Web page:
SAN ANTONIO – A refugee family who fled the ongoing violence and repression in the Democratic Republic of Congo over a decade ago applied for protected refugee status in 2007 through the U.N. High Commissioner for Refugees.
After 12 years in a refugee camp in Uganda, Amos Mupenda, his wife and two sons were finally approved in 2016 to come to America. They arrived in San Antonio last June.
“They’ve already gone through so much, but there is a long process for resettlement,” said Paula Torisk, Catholic Charities deputy director for refugee services.
She said refugee families undergo years of screening and background checks.
Under a cooperative agreement with the U.S. State Department and the U.S. Conference of Catholic Bishops, Torisk said Catholic Charities helps them start over in their new country.
She said Catholic Charities helps them over several years with everything from providing housing to enrolling them in English as a second language classes, helping them write resumes, helping with job interviews, finding work and more.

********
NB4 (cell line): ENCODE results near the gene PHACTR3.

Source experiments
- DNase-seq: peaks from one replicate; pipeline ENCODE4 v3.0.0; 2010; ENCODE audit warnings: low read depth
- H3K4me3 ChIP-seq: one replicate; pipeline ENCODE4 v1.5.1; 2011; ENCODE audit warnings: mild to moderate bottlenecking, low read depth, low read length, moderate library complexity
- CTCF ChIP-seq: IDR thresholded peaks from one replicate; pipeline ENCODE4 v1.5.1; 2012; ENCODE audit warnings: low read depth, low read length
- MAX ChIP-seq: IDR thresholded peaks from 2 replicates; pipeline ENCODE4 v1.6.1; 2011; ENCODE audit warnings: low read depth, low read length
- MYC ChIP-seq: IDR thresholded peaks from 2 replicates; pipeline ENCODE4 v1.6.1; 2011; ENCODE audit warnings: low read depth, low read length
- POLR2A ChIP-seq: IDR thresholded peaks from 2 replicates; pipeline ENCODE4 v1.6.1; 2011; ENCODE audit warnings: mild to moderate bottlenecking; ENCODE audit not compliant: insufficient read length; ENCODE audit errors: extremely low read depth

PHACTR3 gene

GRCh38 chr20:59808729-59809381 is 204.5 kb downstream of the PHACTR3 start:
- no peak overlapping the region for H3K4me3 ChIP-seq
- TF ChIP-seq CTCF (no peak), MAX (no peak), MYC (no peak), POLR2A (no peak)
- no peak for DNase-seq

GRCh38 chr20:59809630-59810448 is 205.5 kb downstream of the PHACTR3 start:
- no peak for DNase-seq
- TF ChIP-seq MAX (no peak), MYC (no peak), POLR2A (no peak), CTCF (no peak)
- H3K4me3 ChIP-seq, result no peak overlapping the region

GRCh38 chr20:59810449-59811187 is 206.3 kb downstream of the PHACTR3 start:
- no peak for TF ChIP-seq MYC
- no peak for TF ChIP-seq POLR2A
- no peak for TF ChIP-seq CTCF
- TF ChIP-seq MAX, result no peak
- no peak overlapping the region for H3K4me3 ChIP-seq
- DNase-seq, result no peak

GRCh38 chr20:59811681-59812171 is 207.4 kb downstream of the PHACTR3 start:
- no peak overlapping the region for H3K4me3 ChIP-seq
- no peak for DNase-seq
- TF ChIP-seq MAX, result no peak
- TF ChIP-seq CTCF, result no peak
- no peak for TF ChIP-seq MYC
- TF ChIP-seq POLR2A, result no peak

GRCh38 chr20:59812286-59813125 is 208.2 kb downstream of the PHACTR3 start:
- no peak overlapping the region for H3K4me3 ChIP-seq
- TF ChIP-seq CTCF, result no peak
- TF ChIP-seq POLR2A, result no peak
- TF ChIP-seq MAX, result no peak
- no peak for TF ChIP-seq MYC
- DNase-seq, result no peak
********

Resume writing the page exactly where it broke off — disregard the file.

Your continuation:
“We help them through their journey,” Torisk said.
Catholic Charities also works with school districts such as Northeast Independent School District, where Mupenda’s 12-year-old son will begin classes Monday.
Torisk said it’s important that Americans understand that “no one chooses to be a refugee.”
Now under protected refugee status, Torisk said Mupenda and his family can apply for permanent residency one year after they arrived in the U.S., and four years later, they can apply to become U.S. citizens.
“That is the goal,” she said. “To become citizens of the United States and to be an active part of this community.”